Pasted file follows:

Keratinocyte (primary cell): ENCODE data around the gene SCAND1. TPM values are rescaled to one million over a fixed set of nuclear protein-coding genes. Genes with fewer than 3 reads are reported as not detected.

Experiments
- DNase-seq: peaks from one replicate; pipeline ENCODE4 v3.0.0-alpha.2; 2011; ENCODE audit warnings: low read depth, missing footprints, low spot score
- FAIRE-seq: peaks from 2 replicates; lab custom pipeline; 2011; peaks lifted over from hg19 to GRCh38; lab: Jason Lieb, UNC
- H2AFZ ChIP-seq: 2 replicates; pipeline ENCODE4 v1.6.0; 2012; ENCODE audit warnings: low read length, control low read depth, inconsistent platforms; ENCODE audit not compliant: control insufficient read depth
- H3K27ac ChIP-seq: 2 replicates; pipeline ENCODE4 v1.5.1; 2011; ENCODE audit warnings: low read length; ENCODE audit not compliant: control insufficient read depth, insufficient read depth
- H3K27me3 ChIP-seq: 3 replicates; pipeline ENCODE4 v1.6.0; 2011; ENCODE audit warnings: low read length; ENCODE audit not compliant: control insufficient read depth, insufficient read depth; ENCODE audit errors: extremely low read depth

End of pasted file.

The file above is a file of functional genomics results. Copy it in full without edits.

Keratinocyte (primary cell): ENCODE data around the gene SCAND1. TPM values are rescaled to one million over a fixed set of nuclear protein-coding genes. Genes with fewer than 3 reads are reported as not detected.

Experiments
- DNase-seq: peaks from one replicate; pipeline ENCODE4 v3.0.0-alpha.2; 2011; ENCODE audit warnings: low read depth, missing footprints, low spot score
- FAIRE-seq: peaks from 2 replicates; lab custom pipeline; 2011; peaks lifted over from hg19 to GRCh38; lab: Jason Lieb, UNC
- H2AFZ ChIP-seq: 2 replicates; pipeline ENCODE4 v1.6.0; 2012; ENCODE audit warnings: low read length, control low read depth, inconsistent platforms; ENCODE audit not compliant: control insufficient read depth
- H3K27ac ChIP-seq: 2 replicates; pipeline ENCODE4 v1.5.1; 2011; ENCODE audit warnings: low read length; ENCODE audit not compliant: control insufficient read depth, insufficient read depth
- H3K27me3 ChIP-seq: 3 replicates; pipeline ENCODE4 v1.6.0; 2011; ENCODE audit warnings: low read length; ENCODE audit not compliant: control insufficient read depth, insufficient read depth; ENCODE audit errors: extremely low read depth